Thursday, May 5, 2011

Review: Water for Elephants

I don’t want to badmouth Twilight because this is neither the time nor the place but I must mentioned that I have several problems with the franchise ranging from story elements, characters and marketing for the movies but for better or for worse Robert Pattinson and Kristen Stewart are the public faces of the franchise.  So if you hate Twilight its really easy to hate those two.  Yeah it’s not exactly fair but someone has to take the hit and I don’t know what Stephanie Meyer looks like.  The best way to escape that trap is to prove you’re a talented actor outside of whatever crap generated all that wrongly blamed animosity.  With Stewart I’ve seen a few of her flicks, The Runaways (Which she was pretty good in but certainly better than co-star Dakota Fanning) and The Cake Eaters (Which she was pretty goddamn good in, despite the title making no freaking sense).  While her performances didn’t redefine my views of what it is to be a thespian or anything she did show me that’s she’s a versatile actress who deserves a bit more credit.  If locked in a room with one of my other Hollywood punching bags (Like, let’s say, Megan Fox) and forced to fight to the death armed only with their acting ability I’d wager that she’d go all “Sub-Zero” on them and emerge victorious.  Also I’m oddly soothed by her voice and I’m not sure why.

Kristen Stewart Wins!
 However I have never seen a movie starring Robert Pattinson and, as he’s a “pretty boy” far richer and more successful than I’m likely to ever be, I have a much more serious frothing anger towards him.  Now this is where Water for Elephants comes in.  Based on the 2006 novel of the same name by Sara Gruen it was directed by Francis Lawrence.   This film is mostly about being in a circus but I know next to nothing about such things save for the gut feeling that those who live that life, as well as professional wrestlers and possibly magicians, look down at me and mine with their secrets and lies.  CURSE YOU ALL!   Anyway this film and a lot of positives going in but I hesitated because Pattinson makes me hate myself but I’m nothing if not a sucker for punishment, so here we are.

Full review after the jump.


Before we get into the review proper I want to briefly mention the differences found in this movie from its source material. I’ve never read the original novel but as I understand it mostly sticks to the book with certain scenes altered and certain story points removed, probably for time. The biggest difference was that the film merges the characters of Big Al, the abusive owner of the circus and August, the abusive head animal trainer and Marlena’s husband. I understand the reasoning for this change (Two villains would have lily felt clunky and eaten up a lot of time) but since I didn’t read the book its impossible for me to know how crucial those to characters would have been. If you read the book do you have any thoughts on this?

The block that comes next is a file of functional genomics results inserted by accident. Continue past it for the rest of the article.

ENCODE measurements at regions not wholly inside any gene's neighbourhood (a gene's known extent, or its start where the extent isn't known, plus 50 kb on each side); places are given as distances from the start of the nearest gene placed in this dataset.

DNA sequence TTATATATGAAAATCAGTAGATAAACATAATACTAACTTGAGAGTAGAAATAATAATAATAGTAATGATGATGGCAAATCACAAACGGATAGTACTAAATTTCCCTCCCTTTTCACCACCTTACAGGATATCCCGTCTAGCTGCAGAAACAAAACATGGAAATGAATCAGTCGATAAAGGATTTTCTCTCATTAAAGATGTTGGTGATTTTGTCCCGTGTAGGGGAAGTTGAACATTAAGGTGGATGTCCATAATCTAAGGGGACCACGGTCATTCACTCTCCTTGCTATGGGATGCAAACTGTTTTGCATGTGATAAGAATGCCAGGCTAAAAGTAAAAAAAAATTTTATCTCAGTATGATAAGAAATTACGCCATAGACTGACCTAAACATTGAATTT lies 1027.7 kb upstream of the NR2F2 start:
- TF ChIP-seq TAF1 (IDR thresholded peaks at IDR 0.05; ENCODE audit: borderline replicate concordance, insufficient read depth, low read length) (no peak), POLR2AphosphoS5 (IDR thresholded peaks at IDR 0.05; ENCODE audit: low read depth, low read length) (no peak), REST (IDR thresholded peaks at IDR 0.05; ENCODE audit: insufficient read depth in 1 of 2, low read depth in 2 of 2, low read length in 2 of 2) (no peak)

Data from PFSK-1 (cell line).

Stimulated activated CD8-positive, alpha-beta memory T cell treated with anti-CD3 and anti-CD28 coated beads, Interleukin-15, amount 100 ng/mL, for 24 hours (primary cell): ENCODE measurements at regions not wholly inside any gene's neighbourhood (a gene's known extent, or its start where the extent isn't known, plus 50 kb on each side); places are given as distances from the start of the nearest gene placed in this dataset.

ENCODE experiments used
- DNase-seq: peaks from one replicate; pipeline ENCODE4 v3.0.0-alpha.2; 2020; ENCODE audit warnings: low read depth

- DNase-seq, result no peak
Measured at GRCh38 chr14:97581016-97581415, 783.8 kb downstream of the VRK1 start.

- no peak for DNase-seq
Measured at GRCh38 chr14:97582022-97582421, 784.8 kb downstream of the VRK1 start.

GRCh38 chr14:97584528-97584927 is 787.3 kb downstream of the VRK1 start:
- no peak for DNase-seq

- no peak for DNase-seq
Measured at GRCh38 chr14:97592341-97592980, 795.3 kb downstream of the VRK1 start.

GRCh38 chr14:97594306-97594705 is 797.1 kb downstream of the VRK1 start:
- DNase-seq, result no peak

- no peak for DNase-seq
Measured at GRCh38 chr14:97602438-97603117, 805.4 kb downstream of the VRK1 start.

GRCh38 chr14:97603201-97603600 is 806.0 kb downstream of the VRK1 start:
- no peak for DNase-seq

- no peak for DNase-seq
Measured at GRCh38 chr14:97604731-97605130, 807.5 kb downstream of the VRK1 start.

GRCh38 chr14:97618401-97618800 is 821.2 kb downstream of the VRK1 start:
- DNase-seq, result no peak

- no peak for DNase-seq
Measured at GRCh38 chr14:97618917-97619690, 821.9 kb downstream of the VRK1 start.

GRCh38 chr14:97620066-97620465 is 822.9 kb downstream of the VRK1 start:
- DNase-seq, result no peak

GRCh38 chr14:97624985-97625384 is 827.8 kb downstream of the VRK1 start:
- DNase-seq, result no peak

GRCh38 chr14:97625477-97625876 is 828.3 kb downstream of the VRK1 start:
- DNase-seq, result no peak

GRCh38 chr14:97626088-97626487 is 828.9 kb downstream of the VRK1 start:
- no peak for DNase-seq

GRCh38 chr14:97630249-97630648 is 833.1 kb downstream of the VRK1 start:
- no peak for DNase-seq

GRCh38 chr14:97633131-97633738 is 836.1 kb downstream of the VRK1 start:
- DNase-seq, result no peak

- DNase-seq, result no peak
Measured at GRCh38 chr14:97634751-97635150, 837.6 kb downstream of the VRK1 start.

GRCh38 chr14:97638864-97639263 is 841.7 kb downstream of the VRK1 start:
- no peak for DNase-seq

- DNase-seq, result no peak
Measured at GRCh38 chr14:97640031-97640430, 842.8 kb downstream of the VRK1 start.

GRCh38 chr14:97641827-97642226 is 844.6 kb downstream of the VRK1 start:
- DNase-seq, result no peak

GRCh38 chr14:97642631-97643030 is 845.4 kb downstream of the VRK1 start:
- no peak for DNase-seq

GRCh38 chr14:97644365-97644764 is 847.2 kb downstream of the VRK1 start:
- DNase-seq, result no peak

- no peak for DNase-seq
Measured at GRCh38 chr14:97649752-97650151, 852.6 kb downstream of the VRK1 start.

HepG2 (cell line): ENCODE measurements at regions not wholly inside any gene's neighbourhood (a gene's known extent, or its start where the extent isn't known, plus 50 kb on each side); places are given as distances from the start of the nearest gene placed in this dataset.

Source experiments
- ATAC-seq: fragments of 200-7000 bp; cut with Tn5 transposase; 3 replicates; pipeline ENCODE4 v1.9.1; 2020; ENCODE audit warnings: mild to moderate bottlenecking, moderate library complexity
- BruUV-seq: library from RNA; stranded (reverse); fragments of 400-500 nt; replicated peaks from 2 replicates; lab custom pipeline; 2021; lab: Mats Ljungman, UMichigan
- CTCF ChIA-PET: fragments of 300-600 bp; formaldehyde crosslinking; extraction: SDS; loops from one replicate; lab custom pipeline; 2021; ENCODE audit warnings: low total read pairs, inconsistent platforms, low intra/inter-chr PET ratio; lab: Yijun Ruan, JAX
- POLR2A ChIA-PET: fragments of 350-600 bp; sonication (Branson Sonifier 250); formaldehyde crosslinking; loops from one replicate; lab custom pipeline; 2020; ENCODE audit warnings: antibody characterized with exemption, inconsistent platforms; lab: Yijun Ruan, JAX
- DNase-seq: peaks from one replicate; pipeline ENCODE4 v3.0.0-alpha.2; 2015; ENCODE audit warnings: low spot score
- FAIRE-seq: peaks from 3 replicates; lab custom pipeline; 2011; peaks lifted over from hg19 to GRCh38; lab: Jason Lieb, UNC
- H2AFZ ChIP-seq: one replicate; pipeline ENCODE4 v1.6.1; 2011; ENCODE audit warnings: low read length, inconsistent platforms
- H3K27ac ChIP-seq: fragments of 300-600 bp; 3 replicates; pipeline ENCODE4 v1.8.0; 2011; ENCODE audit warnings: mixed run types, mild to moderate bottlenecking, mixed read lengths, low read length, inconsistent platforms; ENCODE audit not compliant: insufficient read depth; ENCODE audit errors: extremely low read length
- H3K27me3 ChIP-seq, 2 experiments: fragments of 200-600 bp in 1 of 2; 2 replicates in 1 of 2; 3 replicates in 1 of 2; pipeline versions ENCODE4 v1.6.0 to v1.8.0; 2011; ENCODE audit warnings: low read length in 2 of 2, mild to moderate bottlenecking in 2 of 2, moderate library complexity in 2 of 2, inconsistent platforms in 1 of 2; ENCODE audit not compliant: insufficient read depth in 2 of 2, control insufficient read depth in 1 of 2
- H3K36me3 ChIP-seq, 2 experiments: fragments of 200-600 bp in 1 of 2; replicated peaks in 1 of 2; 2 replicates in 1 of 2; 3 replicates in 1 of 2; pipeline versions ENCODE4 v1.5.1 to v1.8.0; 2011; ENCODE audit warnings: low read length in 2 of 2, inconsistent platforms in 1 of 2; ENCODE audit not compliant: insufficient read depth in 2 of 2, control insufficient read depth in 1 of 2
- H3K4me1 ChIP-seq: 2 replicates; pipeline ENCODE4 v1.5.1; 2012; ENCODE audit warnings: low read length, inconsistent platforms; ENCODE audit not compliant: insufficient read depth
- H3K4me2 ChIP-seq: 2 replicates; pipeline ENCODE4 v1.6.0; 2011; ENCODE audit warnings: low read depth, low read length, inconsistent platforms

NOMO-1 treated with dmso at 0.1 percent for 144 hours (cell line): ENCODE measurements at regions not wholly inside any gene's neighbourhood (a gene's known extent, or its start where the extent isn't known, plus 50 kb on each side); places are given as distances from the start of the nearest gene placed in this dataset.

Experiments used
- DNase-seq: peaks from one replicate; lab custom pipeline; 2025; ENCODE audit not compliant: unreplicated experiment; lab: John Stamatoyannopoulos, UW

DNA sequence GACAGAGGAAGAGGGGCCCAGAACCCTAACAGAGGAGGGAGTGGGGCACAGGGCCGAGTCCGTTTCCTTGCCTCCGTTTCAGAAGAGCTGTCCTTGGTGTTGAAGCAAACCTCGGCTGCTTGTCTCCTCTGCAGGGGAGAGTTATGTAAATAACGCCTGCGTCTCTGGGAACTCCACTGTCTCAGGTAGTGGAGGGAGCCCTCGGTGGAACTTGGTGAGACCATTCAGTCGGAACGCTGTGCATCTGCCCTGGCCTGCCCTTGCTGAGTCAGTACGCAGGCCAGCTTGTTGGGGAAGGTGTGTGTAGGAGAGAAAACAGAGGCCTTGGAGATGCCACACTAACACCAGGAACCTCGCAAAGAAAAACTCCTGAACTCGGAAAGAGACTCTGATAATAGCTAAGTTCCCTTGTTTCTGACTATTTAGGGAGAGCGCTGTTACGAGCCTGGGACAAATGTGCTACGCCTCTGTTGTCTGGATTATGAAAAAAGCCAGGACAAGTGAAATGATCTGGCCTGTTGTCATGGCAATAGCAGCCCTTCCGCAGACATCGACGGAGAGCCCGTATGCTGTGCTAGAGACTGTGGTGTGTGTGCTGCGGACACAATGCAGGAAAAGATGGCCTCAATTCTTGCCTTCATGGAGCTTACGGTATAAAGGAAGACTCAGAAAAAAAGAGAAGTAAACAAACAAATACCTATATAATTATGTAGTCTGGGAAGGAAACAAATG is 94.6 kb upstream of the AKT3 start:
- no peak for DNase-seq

I bring this up mostly due to the fact that director Francis Lawrence has directed three movies during his career including this one (He mainly directs music videos). His first was Constantine based on DC ComicsHellblazer which was the adventures of a blond English magic user adapted into a story featuring a black haired American robot (Because he was played by real life robot Keanu Reeves). The movie was not very good but it wasn’t so awful that it was unwatchable. His other film was I Am Legend with Will Smith based off a book of the same name. Now that film drastically altered the ending completely changing the theme from “Who are the real monsters in this new world?” to “WILL SMITH F**KING SAVES THE WORLD AGAIN! F**K YEAH!!!!” 

Child exploitation?  What's that?
(Wooo!  Haha!)



[To be fair the original ending of the film was closer to the book but was changed due to producers freaking out over negative reaction from test audiences.  So once again Hollywood says “Screw you, artistic integrity. WE GOTTA MAKE THAT CASH MONEY”].

It’s safe to say that Lawrence tends to play fast and loose with his adaptations, but I’d say that this is this film is better than is previous ones.

An old man has just wandered to the closed front gates of a circus on a rainy night.  The manager/owner (I’m actually not sure which) finds him, informs him that the show ended hours ago and invites the disappointed old timer to his office so he can contact his retirement home to come pick him up.  Once there the old guy notices several pictures of old timey circuses, particularly of the Benzini Brothers which ended tragically in 1931 and reveals that he had in fact worked for the group and was indeed present for the disaster.  Intrigued and curious the manager asks the old man to relate the story of the long dead circus.

The Moral: Stealing someone's wife is A-OKAY
While I don’t know much about the circus I have to say that the atmosphere in the film was very engaging.   I loved the costumes and the sets; this is a fun looking movie.  It felt like I was indeed watching behind the scenes of an old school circus coming to town…not a very interesting circus, mind you, but a circus nonetheless.  The horrible abuse dished out not only to the animals but the workers was a very interesting touch as well, not because I enjoy the suffering of others (Well, not just because of that) but that it’s a raw look of what things were like back in the times were the human rights weren’t as well defined and animal rights were basically non-existent.

I really liked the elephant Rosie and her connection to both the main characters Jacob and Marlena. Looking back I don’t think the trailers or commercials were very clear about Rosie’s role in the film (Which is odd considering the name of the movie) but she is basically responsible for about 70% of the plot moving forward and is more or less the fourth main character of the film.  My favorite scenes of the film all involved her.